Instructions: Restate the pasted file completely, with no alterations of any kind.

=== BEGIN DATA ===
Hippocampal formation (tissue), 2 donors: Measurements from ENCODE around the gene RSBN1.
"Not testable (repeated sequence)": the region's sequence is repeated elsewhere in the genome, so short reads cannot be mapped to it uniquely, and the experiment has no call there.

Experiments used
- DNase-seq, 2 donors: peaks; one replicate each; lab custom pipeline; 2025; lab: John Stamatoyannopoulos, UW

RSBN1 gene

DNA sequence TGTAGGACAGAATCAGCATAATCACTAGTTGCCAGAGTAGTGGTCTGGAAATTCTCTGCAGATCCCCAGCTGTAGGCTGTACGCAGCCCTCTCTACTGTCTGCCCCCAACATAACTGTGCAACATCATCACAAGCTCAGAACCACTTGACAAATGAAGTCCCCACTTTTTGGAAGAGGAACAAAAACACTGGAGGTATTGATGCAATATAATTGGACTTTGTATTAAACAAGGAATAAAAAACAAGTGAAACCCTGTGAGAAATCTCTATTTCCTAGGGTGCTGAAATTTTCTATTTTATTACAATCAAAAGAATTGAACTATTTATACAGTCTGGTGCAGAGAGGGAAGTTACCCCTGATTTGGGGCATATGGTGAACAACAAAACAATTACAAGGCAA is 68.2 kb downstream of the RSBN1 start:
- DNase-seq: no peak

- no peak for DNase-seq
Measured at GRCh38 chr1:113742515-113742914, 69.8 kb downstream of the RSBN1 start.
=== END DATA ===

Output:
Hippocampal formation (tissue), 2 donors: Measurements from ENCODE around the gene RSBN1.
"Not testable (repeated sequence)": the region's sequence is repeated elsewhere in the genome, so short reads cannot be mapped to it uniquely, and the experiment has no call there.

Experiments used
- DNase-seq, 2 donors: peaks; one replicate each; lab custom pipeline; 2025; lab: John Stamatoyannopoulos, UW

RSBN1 gene

DNA sequence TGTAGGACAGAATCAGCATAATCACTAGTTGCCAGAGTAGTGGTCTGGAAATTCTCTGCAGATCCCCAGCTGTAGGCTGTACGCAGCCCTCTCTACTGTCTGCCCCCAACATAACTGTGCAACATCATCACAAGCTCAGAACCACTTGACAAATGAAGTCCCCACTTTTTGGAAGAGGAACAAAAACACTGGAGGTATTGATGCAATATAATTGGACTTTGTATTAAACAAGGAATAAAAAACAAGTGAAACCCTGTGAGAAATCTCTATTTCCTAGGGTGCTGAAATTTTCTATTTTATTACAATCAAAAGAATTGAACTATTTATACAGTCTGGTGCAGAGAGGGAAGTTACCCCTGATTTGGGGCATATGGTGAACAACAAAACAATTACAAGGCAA is 68.2 kb downstream of the RSBN1 start:
- DNase-seq: no peak

- no peak for DNase-seq
Measured at GRCh38 chr1:113742515-113742914, 69.8 kb downstream of the RSBN1 start.